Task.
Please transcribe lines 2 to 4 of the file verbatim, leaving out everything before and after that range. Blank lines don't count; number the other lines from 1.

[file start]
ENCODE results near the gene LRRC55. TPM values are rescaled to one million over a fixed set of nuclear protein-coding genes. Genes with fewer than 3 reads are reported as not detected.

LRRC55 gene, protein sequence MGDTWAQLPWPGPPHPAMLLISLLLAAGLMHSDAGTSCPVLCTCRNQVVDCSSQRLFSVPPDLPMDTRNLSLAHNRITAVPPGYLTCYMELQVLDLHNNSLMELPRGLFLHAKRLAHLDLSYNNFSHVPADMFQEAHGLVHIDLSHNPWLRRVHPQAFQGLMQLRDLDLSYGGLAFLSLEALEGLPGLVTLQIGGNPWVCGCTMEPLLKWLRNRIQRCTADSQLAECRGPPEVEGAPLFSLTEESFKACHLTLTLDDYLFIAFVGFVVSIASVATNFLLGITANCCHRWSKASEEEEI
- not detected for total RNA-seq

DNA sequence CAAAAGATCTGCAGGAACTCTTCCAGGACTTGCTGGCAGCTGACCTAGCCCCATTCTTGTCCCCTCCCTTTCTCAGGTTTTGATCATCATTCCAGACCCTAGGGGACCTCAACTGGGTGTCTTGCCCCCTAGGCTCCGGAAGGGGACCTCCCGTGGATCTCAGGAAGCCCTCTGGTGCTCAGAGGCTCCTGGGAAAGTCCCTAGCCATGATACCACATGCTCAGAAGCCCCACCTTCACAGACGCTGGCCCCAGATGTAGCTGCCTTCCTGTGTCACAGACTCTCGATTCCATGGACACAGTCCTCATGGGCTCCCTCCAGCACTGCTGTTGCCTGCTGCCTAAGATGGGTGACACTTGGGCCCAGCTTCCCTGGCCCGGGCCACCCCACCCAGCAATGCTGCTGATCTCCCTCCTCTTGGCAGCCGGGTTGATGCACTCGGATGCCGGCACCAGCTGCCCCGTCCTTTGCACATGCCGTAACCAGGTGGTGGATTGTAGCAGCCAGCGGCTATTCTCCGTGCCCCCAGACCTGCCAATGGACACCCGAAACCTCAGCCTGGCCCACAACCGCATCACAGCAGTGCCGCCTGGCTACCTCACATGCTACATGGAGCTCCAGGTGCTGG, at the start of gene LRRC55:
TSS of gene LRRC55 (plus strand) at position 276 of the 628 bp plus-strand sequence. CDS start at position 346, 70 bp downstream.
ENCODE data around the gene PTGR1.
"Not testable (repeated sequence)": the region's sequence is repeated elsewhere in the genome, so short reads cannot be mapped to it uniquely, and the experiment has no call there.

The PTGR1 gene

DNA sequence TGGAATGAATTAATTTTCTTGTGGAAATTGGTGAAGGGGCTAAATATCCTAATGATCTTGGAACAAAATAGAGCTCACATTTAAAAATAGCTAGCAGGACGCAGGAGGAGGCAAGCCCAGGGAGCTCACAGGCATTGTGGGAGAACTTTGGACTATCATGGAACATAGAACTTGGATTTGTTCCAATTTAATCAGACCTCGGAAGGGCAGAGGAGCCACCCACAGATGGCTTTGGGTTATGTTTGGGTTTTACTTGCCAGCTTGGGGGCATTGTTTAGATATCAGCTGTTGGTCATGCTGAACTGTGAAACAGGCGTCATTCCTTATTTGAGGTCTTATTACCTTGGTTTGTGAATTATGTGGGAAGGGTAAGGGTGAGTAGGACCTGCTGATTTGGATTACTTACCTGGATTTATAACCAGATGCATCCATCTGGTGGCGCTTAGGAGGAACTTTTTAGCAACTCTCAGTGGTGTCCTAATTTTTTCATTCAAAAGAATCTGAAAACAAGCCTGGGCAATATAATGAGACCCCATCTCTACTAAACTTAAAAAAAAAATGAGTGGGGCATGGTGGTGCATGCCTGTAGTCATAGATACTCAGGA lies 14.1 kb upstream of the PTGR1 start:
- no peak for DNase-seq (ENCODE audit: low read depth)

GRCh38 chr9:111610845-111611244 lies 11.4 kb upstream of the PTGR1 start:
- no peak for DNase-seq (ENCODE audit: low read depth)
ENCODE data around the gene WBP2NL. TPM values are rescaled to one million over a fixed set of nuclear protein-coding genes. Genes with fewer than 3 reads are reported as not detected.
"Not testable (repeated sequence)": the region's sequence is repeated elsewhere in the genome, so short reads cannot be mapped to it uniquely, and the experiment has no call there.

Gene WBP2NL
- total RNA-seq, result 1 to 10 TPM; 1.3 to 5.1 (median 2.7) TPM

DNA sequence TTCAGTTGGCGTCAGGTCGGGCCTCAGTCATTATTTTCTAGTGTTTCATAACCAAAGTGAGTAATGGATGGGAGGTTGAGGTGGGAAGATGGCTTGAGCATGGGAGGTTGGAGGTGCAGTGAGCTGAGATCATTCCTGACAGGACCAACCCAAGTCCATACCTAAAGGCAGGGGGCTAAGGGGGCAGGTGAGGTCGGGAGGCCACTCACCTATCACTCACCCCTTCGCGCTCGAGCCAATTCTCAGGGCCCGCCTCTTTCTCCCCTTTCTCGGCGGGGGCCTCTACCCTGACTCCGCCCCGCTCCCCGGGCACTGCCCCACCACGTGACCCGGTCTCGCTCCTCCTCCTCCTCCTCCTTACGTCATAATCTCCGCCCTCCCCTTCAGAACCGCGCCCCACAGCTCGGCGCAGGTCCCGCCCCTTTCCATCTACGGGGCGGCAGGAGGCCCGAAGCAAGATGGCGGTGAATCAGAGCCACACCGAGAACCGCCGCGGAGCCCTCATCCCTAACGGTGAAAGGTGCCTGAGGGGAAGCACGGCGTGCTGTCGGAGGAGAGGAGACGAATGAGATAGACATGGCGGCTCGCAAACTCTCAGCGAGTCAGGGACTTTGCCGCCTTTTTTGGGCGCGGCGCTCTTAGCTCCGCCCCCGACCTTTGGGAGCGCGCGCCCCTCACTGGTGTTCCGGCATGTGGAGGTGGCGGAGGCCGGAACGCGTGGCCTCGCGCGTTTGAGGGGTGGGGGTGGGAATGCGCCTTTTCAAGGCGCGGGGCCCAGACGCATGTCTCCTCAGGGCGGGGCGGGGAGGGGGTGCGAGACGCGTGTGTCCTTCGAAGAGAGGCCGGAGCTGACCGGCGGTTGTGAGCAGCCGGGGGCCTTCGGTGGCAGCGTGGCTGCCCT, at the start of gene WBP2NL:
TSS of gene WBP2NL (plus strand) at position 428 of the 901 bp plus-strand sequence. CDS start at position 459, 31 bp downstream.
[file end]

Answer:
LRRC55 gene, protein sequence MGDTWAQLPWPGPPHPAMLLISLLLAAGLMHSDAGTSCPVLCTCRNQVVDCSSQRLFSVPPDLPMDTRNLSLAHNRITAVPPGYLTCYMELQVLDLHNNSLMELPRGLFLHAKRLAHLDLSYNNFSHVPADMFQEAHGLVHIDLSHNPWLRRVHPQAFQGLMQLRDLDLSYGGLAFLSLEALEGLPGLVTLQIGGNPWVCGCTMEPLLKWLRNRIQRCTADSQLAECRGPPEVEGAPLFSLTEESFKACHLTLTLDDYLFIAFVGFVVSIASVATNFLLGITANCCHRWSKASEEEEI
- not detected for total RNA-seq

DNA sequence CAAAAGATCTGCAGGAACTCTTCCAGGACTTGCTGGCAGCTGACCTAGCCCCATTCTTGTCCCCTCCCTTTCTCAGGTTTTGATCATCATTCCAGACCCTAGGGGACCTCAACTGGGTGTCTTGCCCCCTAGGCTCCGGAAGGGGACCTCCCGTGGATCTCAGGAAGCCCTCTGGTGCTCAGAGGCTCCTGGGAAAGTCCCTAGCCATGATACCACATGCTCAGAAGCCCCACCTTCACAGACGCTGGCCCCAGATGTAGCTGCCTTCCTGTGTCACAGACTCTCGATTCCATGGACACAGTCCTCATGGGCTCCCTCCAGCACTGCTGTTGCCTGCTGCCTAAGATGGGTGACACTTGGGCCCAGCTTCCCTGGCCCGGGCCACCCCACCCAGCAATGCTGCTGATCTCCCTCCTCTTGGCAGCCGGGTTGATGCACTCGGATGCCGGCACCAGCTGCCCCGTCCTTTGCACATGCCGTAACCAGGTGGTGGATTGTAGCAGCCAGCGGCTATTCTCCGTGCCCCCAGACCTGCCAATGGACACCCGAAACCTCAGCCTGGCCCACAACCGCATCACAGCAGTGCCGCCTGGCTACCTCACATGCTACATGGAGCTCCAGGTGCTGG, at the start of gene LRRC55: